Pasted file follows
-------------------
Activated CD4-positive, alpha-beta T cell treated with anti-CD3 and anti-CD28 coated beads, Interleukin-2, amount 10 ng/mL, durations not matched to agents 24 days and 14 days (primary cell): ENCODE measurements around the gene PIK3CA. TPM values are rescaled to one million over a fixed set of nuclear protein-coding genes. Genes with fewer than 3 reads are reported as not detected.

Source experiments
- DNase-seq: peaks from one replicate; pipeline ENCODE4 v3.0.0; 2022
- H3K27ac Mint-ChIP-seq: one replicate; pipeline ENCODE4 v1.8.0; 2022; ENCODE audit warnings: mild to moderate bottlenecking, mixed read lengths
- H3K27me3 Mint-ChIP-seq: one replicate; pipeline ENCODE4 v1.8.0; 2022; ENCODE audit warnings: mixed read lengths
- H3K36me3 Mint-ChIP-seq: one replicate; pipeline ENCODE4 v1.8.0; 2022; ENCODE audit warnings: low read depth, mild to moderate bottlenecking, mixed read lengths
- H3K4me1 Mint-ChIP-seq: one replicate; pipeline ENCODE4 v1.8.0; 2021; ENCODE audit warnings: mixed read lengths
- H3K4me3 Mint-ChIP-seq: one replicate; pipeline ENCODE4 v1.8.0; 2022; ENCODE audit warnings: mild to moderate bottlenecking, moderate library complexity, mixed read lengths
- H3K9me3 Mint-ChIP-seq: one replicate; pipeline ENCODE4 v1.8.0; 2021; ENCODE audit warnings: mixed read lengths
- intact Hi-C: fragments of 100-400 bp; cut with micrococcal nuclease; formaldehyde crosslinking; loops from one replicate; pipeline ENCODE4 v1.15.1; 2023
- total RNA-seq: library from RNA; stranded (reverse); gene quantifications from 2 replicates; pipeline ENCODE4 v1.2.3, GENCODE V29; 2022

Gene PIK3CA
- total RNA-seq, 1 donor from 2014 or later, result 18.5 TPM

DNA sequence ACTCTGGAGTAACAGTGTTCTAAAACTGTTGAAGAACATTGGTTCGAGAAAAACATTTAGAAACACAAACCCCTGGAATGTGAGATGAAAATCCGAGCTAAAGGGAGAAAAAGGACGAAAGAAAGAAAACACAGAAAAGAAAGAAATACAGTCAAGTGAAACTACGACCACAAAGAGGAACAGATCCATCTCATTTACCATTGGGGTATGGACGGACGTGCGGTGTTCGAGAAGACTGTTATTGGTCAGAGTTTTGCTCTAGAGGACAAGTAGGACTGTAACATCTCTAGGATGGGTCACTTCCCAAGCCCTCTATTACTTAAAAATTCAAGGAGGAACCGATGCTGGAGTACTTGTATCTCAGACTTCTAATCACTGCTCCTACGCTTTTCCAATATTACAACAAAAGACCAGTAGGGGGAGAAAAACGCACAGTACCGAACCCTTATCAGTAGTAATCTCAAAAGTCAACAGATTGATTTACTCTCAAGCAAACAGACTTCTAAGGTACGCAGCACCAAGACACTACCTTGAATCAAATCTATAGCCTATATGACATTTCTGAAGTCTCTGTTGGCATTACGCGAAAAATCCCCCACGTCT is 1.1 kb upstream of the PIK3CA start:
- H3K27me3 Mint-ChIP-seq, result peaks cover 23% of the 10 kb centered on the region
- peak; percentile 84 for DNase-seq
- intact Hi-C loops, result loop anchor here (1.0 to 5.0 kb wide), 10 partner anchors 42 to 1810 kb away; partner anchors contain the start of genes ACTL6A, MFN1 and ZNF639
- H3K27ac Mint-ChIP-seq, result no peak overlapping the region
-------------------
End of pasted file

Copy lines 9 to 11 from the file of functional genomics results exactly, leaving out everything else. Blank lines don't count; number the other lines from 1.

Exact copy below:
- H3K9me3 Mint-ChIP-seq: one replicate; pipeline ENCODE4 v1.8.0; 2021; ENCODE audit warnings: mixed read lengths
- intact Hi-C: fragments of 100-400 bp; cut with micrococcal nuclease; formaldehyde crosslinking; loops from one replicate; pipeline ENCODE4 v1.15.1; 2023
- total RNA-seq: library from RNA; stranded (reverse); gene quantifications from 2 replicates; pipeline ENCODE4 v1.2.3, GENCODE V29; 2022